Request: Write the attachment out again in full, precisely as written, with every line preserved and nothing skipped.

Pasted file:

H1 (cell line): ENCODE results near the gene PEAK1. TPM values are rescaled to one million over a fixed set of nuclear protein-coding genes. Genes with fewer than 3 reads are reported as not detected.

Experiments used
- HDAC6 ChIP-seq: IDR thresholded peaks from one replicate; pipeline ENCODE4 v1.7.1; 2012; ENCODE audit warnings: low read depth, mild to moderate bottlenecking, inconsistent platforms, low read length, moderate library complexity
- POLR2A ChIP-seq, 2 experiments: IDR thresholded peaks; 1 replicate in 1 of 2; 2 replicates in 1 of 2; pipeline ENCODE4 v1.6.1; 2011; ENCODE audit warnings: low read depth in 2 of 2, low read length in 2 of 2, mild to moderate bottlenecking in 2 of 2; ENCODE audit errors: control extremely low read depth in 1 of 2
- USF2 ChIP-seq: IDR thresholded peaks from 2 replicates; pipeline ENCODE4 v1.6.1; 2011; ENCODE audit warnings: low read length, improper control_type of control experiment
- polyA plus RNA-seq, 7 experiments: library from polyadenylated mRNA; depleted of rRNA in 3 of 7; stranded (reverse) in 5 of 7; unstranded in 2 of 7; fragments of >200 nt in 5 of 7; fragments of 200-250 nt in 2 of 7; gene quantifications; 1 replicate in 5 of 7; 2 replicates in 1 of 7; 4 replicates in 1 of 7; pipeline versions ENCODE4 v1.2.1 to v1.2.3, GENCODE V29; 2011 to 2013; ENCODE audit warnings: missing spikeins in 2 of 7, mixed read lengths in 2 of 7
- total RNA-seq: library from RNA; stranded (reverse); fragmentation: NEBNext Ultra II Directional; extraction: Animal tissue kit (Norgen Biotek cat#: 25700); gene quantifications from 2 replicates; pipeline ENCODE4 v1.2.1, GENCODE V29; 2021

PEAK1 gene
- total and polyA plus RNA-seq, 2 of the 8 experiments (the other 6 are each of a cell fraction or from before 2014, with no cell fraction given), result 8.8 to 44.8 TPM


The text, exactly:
H1 (cell line): ENCODE results near the gene PEAK1. TPM values are rescaled to one million over a fixed set of nuclear protein-coding genes. Genes with fewer than 3 reads are reported as not detected.

Experiments used
- HDAC6 ChIP-seq: IDR thresholded peaks from one replicate; pipeline ENCODE4 v1.7.1; 2012; ENCODE audit warnings: low read depth, mild to moderate bottlenecking, inconsistent platforms, low read length, moderate library complexity
- POLR2A ChIP-seq, 2 experiments: IDR thresholded peaks; 1 replicate in 1 of 2; 2 replicates in 1 of 2; pipeline ENCODE4 v1.6.1; 2011; ENCODE audit warnings: low read depth in 2 of 2, low read length in 2 of 2, mild to moderate bottlenecking in 2 of 2; ENCODE audit errors: control extremely low read depth in 1 of 2
- USF2 ChIP-seq: IDR thresholded peaks from 2 replicates; pipeline ENCODE4 v1.6.1; 2011; ENCODE audit warnings: low read length, improper control_type of control experiment
- polyA plus RNA-seq, 7 experiments: library from polyadenylated mRNA; depleted of rRNA in 3 of 7; stranded (reverse) in 5 of 7; unstranded in 2 of 7; fragments of >200 nt in 5 of 7; fragments of 200-250 nt in 2 of 7; gene quantifications; 1 replicate in 5 of 7; 2 replicates in 1 of 7; 4 replicates in 1 of 7; pipeline versions ENCODE4 v1.2.1 to v1.2.3, GENCODE V29; 2011 to 2013; ENCODE audit warnings: missing spikeins in 2 of 7, mixed read lengths in 2 of 7
- total RNA-seq: library from RNA; stranded (reverse); fragmentation: NEBNext Ultra II Directional; extraction: Animal tissue kit (Norgen Biotek cat#: 25700); gene quantifications from 2 replicates; pipeline ENCODE4 v1.2.1, GENCODE V29; 2021

PEAK1 gene
- total and polyA plus RNA-seq, 2 of the 8 experiments (the other 6 are each of a cell fraction or from before 2014, with no cell fraction given), result 8.8 to 44.8 TPM